Doing the laundry too much is going to destroy waterways

> Scientific Enquirer

The amount of synthetic microfiber we shed into our waterways has been of great concern over the last few years, and for good reason: Every laundry cycle releases in its wastewater tens of thousands of tiny, near-invisible plastic fibers whose persistence and accumulation can affect aquatic habitats and food systems, and ultimately our own bodies in ways we have yet to discover.

And according to researchers from UC Santa Barbara’s Bren School of Environmental Science & Management, that’s not the whole picture. In a new study published in the journal PLOS ONE, they found that the volume of synthetic microfibers we release to terrestrial environments from our wash cycles rivals — and may soon eclipse — the amount that winds up in our oceans, rivers and lakes.

“The emissions of microfibers onto terrestrial environments — that was a known process. But the magnitude of the issue was not well known,” said Jenna Gavigan, who led the study, the first ever to examine the problem on a global scale.

Using global datasets on apparel production, use and washing with emission and retention rates during washing, wastewater treatment and sludge management, Gavigan and colleagues estimate that 5.6 million metric tonnes (Mt) of synthetic microfibers have been emitted from apparel washing between 1950 and 2016, with 2.9 Mt finding their way into waterbodies and a combined 2.5 Mt emitted onto terrestrial environments (1.9 Mt) and landfilled (0.6 Mt).

“If you look at the figures you can see the enormous growth in synthetic clothes production, and as a result, increased synthetic microfiber pollution,” said industrial ecology professor and paper co-author Roland Geyer.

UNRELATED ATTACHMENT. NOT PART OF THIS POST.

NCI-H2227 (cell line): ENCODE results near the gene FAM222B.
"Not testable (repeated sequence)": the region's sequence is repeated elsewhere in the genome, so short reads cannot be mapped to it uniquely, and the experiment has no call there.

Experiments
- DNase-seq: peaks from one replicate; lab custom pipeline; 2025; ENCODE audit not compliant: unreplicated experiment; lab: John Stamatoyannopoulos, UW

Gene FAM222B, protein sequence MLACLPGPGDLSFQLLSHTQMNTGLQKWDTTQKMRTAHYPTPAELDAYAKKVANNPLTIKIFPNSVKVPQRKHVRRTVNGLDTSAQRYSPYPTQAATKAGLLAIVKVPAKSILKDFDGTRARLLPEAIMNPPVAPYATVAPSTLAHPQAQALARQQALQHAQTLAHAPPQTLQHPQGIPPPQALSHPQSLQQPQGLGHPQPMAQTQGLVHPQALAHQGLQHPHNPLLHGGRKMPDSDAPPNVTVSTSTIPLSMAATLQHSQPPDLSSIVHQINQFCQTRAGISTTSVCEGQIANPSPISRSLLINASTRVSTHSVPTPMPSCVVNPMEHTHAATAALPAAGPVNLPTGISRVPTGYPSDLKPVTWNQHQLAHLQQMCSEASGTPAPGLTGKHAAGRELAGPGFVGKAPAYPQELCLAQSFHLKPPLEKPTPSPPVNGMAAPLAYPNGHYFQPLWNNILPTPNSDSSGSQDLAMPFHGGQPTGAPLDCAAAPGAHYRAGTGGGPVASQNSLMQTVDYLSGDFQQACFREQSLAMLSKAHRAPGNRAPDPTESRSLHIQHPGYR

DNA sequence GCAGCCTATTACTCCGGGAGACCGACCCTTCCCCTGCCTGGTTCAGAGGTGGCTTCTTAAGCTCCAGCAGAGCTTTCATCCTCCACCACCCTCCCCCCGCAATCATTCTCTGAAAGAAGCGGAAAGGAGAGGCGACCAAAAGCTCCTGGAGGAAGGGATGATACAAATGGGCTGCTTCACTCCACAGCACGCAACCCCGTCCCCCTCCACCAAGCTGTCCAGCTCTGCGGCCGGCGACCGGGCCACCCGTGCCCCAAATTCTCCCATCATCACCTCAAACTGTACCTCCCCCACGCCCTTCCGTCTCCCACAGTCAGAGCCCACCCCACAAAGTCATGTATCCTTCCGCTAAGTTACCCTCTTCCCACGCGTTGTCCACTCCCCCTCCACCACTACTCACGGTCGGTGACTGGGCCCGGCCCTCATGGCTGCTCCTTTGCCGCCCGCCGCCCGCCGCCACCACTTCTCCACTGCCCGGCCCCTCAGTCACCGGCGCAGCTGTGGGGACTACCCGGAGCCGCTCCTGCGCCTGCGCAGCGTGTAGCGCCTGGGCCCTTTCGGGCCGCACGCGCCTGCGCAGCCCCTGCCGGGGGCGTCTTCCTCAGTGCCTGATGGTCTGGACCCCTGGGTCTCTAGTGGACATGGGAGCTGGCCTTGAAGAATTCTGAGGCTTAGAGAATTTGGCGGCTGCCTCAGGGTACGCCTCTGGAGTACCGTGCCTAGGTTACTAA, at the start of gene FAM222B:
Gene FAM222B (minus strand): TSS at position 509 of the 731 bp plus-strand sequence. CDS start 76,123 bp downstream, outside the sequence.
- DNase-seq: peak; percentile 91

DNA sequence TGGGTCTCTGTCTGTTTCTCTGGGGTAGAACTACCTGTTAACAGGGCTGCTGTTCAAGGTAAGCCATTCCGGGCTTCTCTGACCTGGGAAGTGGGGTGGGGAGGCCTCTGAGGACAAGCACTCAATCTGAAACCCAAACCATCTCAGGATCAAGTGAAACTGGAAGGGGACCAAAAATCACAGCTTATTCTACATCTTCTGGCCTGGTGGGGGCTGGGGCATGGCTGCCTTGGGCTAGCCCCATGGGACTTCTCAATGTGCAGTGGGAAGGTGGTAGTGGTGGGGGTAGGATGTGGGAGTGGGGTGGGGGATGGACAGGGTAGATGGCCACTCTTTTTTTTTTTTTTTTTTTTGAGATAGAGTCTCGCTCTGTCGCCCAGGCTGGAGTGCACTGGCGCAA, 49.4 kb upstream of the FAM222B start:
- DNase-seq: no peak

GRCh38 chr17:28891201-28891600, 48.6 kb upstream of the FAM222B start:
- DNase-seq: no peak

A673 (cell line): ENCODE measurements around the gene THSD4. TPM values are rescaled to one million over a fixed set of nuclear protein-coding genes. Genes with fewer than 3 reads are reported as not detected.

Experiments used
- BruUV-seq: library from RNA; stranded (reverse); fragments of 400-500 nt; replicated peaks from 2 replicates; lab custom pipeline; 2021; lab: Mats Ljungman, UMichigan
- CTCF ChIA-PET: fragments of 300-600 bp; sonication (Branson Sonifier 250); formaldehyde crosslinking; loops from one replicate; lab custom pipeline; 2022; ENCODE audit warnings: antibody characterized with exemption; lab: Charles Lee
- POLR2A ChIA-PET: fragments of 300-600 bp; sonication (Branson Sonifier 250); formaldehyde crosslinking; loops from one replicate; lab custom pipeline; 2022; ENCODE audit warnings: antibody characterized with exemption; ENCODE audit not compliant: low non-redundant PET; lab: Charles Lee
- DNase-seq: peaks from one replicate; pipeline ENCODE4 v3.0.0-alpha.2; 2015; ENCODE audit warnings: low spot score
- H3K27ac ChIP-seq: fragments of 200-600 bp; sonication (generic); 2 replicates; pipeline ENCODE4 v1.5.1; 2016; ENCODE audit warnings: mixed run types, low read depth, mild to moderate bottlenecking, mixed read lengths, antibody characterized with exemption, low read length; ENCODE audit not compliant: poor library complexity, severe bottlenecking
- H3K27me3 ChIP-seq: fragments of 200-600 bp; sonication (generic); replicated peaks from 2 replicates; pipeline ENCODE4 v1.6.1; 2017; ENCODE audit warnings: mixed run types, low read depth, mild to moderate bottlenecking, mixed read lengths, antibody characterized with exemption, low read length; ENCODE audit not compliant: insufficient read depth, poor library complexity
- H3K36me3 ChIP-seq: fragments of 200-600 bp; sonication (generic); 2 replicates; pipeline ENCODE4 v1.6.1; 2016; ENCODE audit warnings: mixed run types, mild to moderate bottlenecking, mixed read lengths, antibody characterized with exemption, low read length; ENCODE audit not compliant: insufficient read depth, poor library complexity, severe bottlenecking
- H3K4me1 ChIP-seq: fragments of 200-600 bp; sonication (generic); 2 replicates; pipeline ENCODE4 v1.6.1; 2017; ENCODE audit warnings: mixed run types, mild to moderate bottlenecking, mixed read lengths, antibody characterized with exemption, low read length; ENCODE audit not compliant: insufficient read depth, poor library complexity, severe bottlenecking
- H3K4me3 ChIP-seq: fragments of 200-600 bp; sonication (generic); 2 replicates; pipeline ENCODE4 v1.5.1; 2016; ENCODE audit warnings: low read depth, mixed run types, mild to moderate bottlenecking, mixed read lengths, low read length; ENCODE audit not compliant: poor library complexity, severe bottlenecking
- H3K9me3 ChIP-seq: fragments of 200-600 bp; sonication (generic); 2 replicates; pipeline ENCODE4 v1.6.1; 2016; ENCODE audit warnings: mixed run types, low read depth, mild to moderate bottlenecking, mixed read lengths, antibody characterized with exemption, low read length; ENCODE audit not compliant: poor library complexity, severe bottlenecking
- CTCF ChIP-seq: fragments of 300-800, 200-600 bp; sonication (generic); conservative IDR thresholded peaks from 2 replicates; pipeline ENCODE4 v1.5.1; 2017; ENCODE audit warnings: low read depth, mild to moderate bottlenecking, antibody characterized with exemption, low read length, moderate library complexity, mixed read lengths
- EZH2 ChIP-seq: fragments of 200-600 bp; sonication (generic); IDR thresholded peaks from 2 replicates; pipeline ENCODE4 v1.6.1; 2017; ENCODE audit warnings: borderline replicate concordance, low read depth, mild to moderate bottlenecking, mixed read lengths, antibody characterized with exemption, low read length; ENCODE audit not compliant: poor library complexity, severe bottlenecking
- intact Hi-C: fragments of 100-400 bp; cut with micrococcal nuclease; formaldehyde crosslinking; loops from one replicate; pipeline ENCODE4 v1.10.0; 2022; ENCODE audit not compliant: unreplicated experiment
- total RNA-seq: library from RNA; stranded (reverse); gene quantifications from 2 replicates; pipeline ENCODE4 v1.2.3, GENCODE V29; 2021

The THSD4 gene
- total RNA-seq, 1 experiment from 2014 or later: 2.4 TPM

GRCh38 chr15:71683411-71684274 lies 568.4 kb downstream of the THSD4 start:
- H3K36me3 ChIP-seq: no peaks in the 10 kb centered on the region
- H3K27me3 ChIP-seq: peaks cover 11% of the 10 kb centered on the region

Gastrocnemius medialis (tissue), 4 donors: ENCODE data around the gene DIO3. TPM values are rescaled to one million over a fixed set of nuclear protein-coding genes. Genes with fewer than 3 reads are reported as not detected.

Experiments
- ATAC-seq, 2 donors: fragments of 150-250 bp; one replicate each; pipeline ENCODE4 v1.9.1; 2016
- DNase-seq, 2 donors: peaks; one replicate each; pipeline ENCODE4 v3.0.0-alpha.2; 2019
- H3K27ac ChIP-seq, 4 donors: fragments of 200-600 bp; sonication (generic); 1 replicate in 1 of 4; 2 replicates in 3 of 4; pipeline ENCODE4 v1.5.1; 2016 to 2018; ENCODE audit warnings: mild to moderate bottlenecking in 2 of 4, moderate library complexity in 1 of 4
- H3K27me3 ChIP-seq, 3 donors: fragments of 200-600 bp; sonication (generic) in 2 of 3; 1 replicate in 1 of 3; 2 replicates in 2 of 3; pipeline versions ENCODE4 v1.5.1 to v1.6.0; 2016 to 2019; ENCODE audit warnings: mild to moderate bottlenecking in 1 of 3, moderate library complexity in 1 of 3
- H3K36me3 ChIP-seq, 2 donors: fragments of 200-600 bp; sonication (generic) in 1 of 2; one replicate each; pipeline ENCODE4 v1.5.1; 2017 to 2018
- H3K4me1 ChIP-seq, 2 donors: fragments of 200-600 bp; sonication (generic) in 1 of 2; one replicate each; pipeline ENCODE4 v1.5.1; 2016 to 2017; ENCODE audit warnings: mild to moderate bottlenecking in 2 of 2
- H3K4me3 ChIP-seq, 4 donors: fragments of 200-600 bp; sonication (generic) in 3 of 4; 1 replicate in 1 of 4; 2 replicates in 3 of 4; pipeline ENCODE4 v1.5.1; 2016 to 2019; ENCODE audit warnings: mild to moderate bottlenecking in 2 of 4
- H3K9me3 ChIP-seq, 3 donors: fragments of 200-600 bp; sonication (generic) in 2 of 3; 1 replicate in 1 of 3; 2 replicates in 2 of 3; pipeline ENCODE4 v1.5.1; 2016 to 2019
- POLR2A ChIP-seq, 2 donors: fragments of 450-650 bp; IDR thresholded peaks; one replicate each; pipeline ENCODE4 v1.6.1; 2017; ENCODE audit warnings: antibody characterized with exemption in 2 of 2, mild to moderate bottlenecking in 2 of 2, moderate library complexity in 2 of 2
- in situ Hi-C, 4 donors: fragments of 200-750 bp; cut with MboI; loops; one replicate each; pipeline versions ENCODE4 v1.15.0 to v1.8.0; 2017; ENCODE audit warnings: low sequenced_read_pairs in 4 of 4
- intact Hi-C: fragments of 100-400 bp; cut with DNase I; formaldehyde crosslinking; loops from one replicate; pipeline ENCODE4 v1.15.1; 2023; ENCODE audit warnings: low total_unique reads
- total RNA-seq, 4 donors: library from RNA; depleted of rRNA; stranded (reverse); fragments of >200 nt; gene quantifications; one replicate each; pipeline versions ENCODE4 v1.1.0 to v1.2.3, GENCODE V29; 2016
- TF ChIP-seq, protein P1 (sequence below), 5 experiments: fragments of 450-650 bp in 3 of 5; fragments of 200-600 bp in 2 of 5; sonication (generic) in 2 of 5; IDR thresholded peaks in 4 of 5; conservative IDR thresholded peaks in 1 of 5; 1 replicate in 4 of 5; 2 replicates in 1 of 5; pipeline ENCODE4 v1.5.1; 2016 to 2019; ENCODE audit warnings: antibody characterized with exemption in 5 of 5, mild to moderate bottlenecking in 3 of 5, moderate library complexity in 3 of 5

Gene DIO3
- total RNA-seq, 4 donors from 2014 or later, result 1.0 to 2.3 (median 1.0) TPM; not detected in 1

Indeed, according to the paper, about half of the total synthetic microfiber emissions since 1950 (the dawn of synthetic fiber mass production) were generated in the last decade alone. Thanks in large part to the global appetite for fast fashion and its tendency toward cheaper, mass-producible synthetic fibers, as well as increased access to washing machines, our laundry is polluting not just the ocean, but the land, too.

Where is it coming from, this enormous — and until now, largely unnoticed — mass of synthetic microfibers? It turns out that in the effort to keep them from getting in our waterways, these fibers are accumulating in the sludge of wastewater treatment plants.

“Wastewater treatment is not the end of the pollution,” said industrial ecology professor Sangwon Suh, who also is a co-author on the study. With a roughly 95-99% removal efficiency, all but the tiniest microplastics are caught in the sludge, which is treated and turned into biosolids, and “predominantly used in land applications,” as fertilizer and soil amendments.

“A smaller percentage goes to the landfill,” Gavigan said. “The smallest percentage gets dumped into the ocean in some countries, and some of it is incinerated.”

“So then it becomes a terrestrial pollution issue,” Geyer pointed out. “We just turned it into a different environmental pollution issue rather than having actually solved it.”

According to the researchers, preventing emissions at the source — whether by using a microfiber capture device, selecting a gentler wash method, washing clothes less often or foregoing synthetic fabrics — would be more effective at mitigating microfiber pollution than trying to capture the fibers after the wastewater is sent to the treatment plant […]

Via Doing the laundry too much is going to destroy waterways — Scientific Inquirer

 

4 thoughts on “Doing the laundry too much is going to destroy waterways

  1. So if this is such a problem why don’t they stop textile companies to put all those things into our garments? There is no need for it at all. My jeans and fancy shirts and pants in the 1960’s where perfectly alright and fitted better than the latest shit they produce at the moment. Why do they have to put all this stuff into our clothes? somebody help me!?

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    • Excellent question, Pete. I suspect your 1960’s jeans were 100% pure cotton, and this is why people bought them 2 sizes too big and wore them in the bathtub to shrink them to the right size. It was during the fifties and sixties that synthetic fabrics (all made from petroleum byproducts) like nylon, dacron and polyester first came into wide use. Unfortunately we didn’t realize then that all new inventions have unintended consequences. I suspect banning microfibers would be one approach to keeping them out of our waste streams, but you would have to sell the public on the idea first.

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